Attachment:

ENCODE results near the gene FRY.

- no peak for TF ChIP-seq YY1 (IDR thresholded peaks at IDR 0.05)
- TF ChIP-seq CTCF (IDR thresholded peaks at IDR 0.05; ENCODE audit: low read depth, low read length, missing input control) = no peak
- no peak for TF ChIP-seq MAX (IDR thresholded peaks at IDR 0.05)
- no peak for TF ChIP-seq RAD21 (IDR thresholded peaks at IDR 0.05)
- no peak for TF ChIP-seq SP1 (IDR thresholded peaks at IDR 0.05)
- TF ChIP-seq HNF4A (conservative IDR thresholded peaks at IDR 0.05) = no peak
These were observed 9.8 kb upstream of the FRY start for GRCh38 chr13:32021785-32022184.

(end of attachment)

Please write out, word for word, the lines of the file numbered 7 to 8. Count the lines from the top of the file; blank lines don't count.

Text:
- TF ChIP-seq HNF4A (conservative IDR thresholded peaks at IDR 0.05) = no peak
These were observed 9.8 kb upstream of the FRY start for GRCh38 chr13:32021785-32022184.